LINGUIST List 23.2840

Tue Jun 26 2012

Review: Syntax: De Belder (2011)

Editor for this issue: Rajiv Rao <>

Date: 26-Jun-2012
From: Mercedes Tubino-Blanco <>
Subject: Roots and Affixes
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AUTHOR: De Belder, MarijkeTITLE: Roots and AffixesSUBTITLE: Eliminating Lexical Categories from SyntaxSERIES: LOT dissertation seriesYEAR: 2011PUBLISHER: Netherlands Graduate School of Linguistics / Landelijke -- LOT

Mercedes Tubino, Department of English, University of Seville (Spain)


This monograph develops a new syntactic/morphological model that stems from therevision of the two main current models, Distributed Morphology (DM, Halle &Marantz 1993) and the Exo Skeletal Model (Borer 2003). Like its twopredecessors, this is a Late Insertion Morphological model that assumes thatlexical material enters any derivation only after the narrow syntax part of thederivation is concluded. De Belder’s doctoral thesis goes a step further inseparating the functional from the lexical part of any derivation in that it:(i) eliminates categorial heads (n, v, a) from syntax under the assumption thatlexical categories are not language primitives; (ii) defends a view in whichwhat corresponds with lexical material (known as Root Terminal Nodes in DM(Harley 2009) and l-morphemes (Harley & Noyer 1999, 2000)) is empty of anycontent in syntax.

Chapter 1 introduces the book’s research questions as well as the theoreticaland empirical basis assumed throughout the monograph. De Belder first raises thedouble question of whether features of lexical vocabulary items (VIs) andcategorial heads -- two elements generally assumed in DM -- are really active innarrow syntax. The aim of her thesis is to answer this question negatively. Sheargues that lexical vocabulary items cannot contain features linking them withparticular syntactic contexts. For instance, she gives the example of the VI'dog', which she claims cannot contain such features due to its count andnon-count uses: (2) Three dogs (count use, p. 20) vs. (3) There is dog in thesoup (non-count use, p. 20). She claims that, while both examples involve thesame VI, ‘dog’, the syntactic context is what determines its meaning as count ornon-count. On the other hand, she argues that categorial functional heads do notexist in syntax, contra other approaches such as DM. She claims thatderivational affixes, many of which are traditionally seen as the phoneticrealization of categorial positions, are in fact instantiations of Root TerminalNodes. For De Belder, the categorial interpretation of words as nouns, verbs oradjectives is a by-product of functional structure dominating roots, not theresult of categorial heads merged above such roots. For this author, there is afundamental difference between lexical and functional material; only the formeris malleable and subject to coercion. She will base many of her contrasts onthis fact.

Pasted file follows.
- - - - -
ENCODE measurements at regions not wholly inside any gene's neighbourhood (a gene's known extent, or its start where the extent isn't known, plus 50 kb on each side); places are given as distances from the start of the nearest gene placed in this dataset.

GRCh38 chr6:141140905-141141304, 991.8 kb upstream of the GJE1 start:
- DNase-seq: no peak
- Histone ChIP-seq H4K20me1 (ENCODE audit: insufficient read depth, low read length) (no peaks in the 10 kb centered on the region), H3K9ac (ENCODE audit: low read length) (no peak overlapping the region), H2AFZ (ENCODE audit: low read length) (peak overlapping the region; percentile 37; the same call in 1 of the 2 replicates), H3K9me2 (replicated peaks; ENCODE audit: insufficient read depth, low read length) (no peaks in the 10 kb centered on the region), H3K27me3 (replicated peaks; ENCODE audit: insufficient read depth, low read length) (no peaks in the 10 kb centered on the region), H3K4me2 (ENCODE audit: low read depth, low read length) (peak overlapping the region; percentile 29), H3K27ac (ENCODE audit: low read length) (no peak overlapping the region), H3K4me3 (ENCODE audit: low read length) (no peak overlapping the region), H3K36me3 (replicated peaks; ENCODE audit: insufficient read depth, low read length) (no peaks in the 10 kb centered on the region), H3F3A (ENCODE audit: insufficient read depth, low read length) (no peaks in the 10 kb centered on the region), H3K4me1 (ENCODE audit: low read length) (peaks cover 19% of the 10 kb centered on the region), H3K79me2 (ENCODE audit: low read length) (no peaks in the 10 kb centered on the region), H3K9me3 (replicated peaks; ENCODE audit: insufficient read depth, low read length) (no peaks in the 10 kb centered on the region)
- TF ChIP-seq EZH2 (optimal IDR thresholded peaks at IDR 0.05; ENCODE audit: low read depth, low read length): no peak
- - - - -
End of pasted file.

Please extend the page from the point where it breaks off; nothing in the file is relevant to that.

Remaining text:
In Chapter 2, De Belder develops a theory of the syntax of roots, which is arevision of previous late insertion accounts. This chapter is the result of herjoint work with Jeroen van Craenenbroeck (2011). She adopts Borer's view thatroots are void of syntactic features, so they cannot select for particularcategories (contra DM's approaches such as Harley & Noyer 2000). De Belderdefends the view that roots are defined structurally and that all VIs, includingthose corresponding to root positions, are subject to competition (e.g. they areall subject to the Subset Principle, as in Halle 1997), although in the case oflexical VIs, their insertion finally occurs by free choice. This differs fromboth traditional and revised DM approaches. For instance, Halle & Marantz (1993)claim that only VIs that are inserted in functional positions are subject tocompetition, whereas the insertion in root positions is done by free choice.Recent DM approaches (e.g. Siddiqi 2009) argue in favor of competition of VIs tooccupy root positions, but they also assume that lexical VIs contain features.De Belder rejects these accounts on these grounds, although she adopts a late(as opposed to early) insertion approach. In the first part of this chapter, sheargues that only a late insertion approach to morphology can explain why we mayfind functional VIs occupying root positions, e.g., (7) Martha is mijn tweedeik, 'Martha is my best friend, lit. Martha is my second I' (p. 42). Theseexamples also show that roots are defined structurally and not because of theirinherent properties (e.g. the first person pronoun, ik 'I', does not carryperson features with it when used as a root). In the second part of the chapter,De Belder puts forward the syntactic model that will be used throughout thebook, which involves a revision of previous syntactic models on Merge (Chomsky2000 and subsequent work). She follows Zwart (2009) in noticing that previousaccounts on Merge involve an asymmetry; whereas primary Merge involves selectingtwo elements from numeration at once, subsequent Merge operations involveselecting one object at once. She proposes a system based on Unary Merge inwhich Primary Merge consists of one object selected from Numeration that iscombined with an empty derivation (i.e. the empty set). She argues that thisempty syntactic position is what corresponds with root positions. This impliesthat each root in a syntactic structure implies a new derivation, although thespecific details of this mechanism are not discussed until Chapter 5. In thelast part of the chapter, De Belder proposes a modification of the SubsetPrinciple to ensure the insertion of functional VIs in root positions throughcompetition. This happens if we assume that the phonological exponent of a VIresults from multiplying the featural content of the syntactic position it willoccupy by the features the VI contains (any multiplication by zero will voidthe featural content of the VI, so any features originally contained in thefunctional VI will not block their insertion in root nodes). She finishes thechapter by addressing potential problems and other accounts (e.g. Harley 2009;Pfau 2009) she terms as 'late insertion approaches with a limited type of earlyinsertion'.